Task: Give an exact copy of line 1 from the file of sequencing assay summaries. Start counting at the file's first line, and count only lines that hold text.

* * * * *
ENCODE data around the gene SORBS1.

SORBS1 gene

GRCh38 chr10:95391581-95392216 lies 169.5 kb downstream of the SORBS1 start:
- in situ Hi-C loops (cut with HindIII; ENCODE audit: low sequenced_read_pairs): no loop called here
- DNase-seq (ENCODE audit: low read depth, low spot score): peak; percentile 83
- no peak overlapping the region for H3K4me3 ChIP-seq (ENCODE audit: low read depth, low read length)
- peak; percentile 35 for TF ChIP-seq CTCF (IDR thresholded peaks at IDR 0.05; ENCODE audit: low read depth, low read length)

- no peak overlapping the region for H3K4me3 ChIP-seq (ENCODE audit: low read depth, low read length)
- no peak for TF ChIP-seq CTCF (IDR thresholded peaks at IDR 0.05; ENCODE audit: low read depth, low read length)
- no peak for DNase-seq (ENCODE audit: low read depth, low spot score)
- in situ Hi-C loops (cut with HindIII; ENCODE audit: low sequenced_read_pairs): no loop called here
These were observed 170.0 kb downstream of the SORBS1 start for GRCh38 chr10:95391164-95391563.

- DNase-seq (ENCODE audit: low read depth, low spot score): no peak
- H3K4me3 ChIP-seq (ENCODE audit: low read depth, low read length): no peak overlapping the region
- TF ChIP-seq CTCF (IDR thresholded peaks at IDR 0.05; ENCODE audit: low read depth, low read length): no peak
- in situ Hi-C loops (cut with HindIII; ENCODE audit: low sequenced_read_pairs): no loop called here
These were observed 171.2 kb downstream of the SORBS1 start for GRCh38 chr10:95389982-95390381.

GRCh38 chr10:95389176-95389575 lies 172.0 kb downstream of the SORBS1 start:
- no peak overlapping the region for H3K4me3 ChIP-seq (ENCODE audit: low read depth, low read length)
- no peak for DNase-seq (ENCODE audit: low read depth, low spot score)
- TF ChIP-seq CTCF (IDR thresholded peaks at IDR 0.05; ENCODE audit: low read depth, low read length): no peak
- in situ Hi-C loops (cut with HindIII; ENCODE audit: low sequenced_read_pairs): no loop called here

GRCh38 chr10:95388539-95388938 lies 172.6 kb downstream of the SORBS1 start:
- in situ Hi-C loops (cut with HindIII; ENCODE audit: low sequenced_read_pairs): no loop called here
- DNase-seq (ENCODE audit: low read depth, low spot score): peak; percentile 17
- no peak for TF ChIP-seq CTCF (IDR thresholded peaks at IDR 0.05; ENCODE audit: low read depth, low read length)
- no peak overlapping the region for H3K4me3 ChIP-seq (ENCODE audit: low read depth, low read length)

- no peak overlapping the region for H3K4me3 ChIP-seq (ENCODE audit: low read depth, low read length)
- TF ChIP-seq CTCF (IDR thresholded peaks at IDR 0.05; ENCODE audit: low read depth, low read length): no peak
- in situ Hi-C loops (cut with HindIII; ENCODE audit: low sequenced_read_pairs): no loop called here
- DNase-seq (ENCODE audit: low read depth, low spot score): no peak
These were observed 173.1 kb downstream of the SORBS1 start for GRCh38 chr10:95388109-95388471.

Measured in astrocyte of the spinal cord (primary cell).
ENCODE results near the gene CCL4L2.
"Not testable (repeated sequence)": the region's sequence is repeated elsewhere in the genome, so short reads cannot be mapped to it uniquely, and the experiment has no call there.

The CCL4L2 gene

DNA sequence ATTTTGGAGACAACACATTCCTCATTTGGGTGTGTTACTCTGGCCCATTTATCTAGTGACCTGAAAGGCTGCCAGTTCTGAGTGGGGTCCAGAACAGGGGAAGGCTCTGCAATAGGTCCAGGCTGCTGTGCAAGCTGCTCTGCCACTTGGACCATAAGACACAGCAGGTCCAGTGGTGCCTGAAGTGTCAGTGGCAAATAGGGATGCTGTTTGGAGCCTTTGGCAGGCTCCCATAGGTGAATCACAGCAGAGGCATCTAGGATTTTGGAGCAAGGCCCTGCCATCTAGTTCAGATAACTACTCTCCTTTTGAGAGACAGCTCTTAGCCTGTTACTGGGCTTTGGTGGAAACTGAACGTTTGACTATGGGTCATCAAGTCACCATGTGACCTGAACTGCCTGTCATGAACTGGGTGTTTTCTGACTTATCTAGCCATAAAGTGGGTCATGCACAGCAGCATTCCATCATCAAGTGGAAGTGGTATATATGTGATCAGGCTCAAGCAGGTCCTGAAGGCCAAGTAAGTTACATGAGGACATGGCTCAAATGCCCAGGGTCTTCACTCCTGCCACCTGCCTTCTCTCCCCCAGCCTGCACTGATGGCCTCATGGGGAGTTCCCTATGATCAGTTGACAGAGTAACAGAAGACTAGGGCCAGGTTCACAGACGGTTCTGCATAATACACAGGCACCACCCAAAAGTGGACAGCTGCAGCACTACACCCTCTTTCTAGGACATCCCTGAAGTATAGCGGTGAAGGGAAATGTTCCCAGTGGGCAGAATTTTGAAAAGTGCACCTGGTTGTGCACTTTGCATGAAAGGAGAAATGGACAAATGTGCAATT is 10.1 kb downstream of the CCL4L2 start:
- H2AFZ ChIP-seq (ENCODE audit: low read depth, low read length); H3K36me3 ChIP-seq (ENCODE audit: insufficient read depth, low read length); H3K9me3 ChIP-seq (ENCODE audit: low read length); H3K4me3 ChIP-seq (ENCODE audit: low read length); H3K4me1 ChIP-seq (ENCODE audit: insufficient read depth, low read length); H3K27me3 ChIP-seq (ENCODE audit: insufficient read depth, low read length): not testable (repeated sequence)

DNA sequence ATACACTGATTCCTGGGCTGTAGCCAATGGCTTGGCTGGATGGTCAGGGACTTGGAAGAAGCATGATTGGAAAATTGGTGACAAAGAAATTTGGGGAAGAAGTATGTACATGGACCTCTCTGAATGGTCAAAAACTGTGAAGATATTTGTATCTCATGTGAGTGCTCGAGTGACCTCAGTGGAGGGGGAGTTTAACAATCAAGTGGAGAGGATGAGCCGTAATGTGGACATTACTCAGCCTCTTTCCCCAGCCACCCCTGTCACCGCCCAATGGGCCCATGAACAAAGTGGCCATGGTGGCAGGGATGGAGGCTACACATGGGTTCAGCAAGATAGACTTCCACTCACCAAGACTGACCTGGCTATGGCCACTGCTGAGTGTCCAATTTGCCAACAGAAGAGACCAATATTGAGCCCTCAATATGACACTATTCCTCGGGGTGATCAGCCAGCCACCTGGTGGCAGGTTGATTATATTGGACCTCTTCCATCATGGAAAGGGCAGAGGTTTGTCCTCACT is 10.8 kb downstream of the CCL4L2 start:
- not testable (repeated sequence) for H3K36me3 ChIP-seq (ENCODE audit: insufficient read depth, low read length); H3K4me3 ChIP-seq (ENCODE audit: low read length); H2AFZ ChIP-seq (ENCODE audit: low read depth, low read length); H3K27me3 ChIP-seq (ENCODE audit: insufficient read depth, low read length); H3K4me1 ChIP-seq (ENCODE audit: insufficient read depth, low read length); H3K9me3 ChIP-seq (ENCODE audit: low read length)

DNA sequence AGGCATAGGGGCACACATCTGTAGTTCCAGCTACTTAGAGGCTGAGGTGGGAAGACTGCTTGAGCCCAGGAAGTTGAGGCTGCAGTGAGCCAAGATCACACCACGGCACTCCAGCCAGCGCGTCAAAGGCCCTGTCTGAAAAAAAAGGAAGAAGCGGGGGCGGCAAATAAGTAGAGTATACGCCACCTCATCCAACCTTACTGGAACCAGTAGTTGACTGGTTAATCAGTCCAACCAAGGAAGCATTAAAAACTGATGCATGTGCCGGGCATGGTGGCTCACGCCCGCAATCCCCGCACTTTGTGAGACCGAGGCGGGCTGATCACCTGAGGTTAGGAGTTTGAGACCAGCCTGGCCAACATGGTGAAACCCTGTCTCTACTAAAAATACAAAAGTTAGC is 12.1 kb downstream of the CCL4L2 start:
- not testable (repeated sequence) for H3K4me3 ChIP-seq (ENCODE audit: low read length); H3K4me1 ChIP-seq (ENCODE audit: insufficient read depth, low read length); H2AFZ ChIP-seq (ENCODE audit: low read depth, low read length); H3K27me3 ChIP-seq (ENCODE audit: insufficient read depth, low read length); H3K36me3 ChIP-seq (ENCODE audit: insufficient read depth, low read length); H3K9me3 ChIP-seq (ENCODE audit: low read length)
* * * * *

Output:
ENCODE data around the gene SORBS1.